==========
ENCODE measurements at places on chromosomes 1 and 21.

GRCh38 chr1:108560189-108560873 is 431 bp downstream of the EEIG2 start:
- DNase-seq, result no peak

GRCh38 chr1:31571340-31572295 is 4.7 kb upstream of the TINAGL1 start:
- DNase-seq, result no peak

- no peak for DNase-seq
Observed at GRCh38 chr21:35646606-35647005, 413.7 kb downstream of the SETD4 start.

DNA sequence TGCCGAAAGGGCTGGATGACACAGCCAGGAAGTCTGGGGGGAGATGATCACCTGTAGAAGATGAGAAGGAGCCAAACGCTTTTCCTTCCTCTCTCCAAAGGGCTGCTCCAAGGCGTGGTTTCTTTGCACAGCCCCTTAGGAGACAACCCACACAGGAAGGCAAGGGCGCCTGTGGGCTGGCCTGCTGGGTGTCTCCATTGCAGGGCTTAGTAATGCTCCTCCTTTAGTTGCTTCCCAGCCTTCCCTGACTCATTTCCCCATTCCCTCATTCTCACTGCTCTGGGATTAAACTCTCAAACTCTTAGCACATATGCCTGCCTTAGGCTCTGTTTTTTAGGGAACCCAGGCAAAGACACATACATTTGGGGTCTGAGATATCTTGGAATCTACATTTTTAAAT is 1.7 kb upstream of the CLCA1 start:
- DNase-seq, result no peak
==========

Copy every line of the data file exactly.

ENCODE measurements at places on chromosomes 1 and 21.

GRCh38 chr1:108560189-108560873 is 431 bp downstream of the EEIG2 start:
- DNase-seq, result no peak

GRCh38 chr1:31571340-31572295 is 4.7 kb upstream of the TINAGL1 start:
- DNase-seq, result no peak

- no peak for DNase-seq
Observed at GRCh38 chr21:35646606-35647005, 413.7 kb downstream of the SETD4 start.

DNA sequence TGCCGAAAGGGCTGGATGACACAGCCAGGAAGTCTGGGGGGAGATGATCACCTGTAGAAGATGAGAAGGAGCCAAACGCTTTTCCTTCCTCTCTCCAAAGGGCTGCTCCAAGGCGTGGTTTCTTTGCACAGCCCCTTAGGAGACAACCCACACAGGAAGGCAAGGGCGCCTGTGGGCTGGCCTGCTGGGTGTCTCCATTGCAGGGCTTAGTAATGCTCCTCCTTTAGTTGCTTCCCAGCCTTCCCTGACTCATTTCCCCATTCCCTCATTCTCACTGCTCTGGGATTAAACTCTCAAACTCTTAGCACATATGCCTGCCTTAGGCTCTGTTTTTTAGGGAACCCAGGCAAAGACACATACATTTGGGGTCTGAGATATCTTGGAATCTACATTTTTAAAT is 1.7 kb upstream of the CLCA1 start:
- DNase-seq, result no peak